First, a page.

In ‘Writing Against Culture’ (1991) Abu-Lughod criticized Clifford and Marcus for neglecting feminists and “halfies” ‘people whose national or cultural identity is mixed by virtue of migration, overseas education or percentage’ (1991: 466), hence including Du Bois and Davila’s subjects, in their collection Writing Culture (1986). Her premise is that culture is defined by its participants, in Ardener’s sense of dominant group, and that consequently accepting to writing within it is paradoxical to the project of empowerment and understanding of those standing on ‘shifting grounds’ – the double-conscious. Indeed, ‘feminists and half anthropologists cannot easily avoid the issue of positionality’ being themselves the product of crises of ‘selfhood or subjecthood’ (1991: 468) and whereas cultural anthropologists have never been fully convinced of the ‘ideology of science and the definition of objectivity (…) they still seem reluctant to examine the implications of the actual situatedness of their knowledge’ (1991: 468). Furthermore, the hypocrisy of these unresolved ideals is apparent in the objection made to feminist and ‘halfies’ anthropologists in relation to partiality, ‘betraying the persistence of ideals of objectivity’ (1991: 468). The result is that their ‘split selves (…) travel uneasily between speaking « for’ and speaking « from »’ (1991: 470) or in other words the face the strife of attempting to ‘merge (their) double selves into better and truer self’ (Du Bois, 1994: 2).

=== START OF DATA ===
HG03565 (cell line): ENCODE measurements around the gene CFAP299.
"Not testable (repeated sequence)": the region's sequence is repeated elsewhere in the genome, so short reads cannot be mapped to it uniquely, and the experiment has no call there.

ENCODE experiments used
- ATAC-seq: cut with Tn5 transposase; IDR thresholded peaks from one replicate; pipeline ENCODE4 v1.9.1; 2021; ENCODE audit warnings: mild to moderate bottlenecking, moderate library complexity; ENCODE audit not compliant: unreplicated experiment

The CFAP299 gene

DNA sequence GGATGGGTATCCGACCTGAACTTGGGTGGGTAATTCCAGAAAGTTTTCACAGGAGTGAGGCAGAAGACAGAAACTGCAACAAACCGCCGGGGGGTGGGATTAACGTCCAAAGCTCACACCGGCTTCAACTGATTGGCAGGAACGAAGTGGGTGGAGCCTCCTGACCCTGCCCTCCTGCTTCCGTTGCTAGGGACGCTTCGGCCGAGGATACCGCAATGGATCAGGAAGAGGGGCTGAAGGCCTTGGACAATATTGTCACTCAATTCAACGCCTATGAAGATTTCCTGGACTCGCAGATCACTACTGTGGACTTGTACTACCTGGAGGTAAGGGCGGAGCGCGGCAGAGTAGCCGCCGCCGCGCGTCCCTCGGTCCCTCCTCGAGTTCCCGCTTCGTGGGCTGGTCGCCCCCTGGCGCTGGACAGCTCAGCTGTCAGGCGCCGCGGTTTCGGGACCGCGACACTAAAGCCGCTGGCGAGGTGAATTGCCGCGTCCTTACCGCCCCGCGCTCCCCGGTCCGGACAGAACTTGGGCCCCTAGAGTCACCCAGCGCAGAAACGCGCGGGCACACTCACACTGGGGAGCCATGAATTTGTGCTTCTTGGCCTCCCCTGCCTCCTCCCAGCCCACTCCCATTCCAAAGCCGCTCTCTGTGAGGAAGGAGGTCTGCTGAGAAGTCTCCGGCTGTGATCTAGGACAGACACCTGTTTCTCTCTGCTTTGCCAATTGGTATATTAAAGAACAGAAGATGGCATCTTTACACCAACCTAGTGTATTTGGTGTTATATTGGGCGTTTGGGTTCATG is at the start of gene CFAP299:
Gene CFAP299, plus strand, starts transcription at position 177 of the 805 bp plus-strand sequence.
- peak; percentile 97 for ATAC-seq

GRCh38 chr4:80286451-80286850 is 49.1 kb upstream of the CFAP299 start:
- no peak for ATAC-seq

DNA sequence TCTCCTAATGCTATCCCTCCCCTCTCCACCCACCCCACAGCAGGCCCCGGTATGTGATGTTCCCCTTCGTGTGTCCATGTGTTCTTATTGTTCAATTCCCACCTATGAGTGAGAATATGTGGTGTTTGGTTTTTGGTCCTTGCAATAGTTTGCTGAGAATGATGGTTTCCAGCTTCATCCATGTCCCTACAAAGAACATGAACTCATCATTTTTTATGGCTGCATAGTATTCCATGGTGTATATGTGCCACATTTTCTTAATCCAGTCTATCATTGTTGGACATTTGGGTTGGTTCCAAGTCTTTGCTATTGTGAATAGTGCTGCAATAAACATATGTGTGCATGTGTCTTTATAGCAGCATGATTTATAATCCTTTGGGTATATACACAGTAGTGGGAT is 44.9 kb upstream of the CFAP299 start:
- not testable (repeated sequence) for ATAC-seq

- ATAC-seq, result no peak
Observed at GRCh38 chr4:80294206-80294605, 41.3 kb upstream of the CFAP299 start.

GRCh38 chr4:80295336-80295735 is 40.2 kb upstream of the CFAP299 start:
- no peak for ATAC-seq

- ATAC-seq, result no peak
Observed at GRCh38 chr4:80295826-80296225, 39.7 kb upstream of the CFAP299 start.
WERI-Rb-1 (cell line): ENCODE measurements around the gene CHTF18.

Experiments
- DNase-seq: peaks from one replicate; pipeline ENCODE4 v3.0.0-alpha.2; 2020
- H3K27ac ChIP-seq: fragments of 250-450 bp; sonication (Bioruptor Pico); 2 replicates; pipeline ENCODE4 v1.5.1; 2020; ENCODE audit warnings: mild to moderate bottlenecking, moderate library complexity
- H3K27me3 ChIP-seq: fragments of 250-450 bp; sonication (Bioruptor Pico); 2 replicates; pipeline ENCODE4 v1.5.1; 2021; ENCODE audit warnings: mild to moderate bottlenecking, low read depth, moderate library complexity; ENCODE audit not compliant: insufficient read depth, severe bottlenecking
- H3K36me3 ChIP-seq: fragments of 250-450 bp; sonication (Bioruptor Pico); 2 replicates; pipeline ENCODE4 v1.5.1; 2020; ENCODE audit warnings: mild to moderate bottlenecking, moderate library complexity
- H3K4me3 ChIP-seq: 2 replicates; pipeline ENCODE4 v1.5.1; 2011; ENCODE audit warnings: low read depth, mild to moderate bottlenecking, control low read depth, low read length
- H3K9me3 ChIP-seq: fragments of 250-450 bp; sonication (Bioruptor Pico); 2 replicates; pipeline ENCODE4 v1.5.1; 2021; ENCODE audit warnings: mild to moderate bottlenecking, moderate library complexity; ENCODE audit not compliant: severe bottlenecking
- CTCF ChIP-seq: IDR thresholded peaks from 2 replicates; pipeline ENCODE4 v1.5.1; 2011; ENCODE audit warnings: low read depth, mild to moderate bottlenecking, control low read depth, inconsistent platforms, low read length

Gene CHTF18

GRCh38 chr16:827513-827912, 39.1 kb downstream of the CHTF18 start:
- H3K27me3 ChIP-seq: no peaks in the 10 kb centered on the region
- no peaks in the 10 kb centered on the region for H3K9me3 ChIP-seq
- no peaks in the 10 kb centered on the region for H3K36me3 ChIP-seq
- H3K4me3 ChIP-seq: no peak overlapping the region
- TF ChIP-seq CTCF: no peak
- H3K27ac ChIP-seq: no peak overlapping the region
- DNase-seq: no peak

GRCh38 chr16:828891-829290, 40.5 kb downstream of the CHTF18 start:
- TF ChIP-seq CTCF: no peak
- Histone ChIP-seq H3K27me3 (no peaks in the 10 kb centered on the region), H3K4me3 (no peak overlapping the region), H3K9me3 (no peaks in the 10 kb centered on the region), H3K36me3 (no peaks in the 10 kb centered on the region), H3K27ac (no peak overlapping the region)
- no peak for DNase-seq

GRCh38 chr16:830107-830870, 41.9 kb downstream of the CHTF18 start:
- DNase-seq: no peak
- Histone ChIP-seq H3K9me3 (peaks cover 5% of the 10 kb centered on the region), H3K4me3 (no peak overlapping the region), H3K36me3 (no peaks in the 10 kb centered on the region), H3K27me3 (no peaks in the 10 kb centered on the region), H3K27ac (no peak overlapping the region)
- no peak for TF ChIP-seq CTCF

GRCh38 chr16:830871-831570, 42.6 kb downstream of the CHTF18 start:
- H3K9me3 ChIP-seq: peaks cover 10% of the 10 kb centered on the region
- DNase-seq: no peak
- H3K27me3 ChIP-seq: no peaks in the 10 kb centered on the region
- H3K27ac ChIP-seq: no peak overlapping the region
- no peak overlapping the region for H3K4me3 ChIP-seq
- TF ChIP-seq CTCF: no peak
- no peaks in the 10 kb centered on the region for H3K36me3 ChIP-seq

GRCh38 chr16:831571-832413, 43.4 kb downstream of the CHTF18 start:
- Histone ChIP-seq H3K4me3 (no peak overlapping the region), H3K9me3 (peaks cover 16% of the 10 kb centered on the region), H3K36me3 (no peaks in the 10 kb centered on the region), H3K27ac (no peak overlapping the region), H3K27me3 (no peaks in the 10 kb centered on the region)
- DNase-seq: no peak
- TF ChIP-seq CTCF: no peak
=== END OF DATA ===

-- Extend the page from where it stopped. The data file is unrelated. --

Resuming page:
Abu-Lughod does not stop short of diagnosis and proposes three modes of writing against the “othering” processes of culture. These projects, theoretical, substantive and textual, are available to anthropologists whose practice do ‘not simply shore up global inequalities’ (1991: 472). The first refers to discourse and practice, as associated with Bourdieu and herself respectively, which ‘allows for the possibility of recognizing within a social group the play of multiple, shifting and competing statement with practical effects’ (1991: 472). The second is more a ‘political project than an existential one’ and is concerned with the reorientation of the ‘connections and interconnections, historical and contemporary between a community and the ethnographer (…) asking questions about the processes by which it came to pass that people like ourselves could be engaged in studies of people like those’ (1991: 472-3). Thirdly and perhaps most importantly, she stresses the importance of ‘ethnographies of the particular’ following a Geertizian tradition which would necessarily subject ‘the most problematic of connotations of culture: homogeneity, coherence and timelessness’ (1991: 476).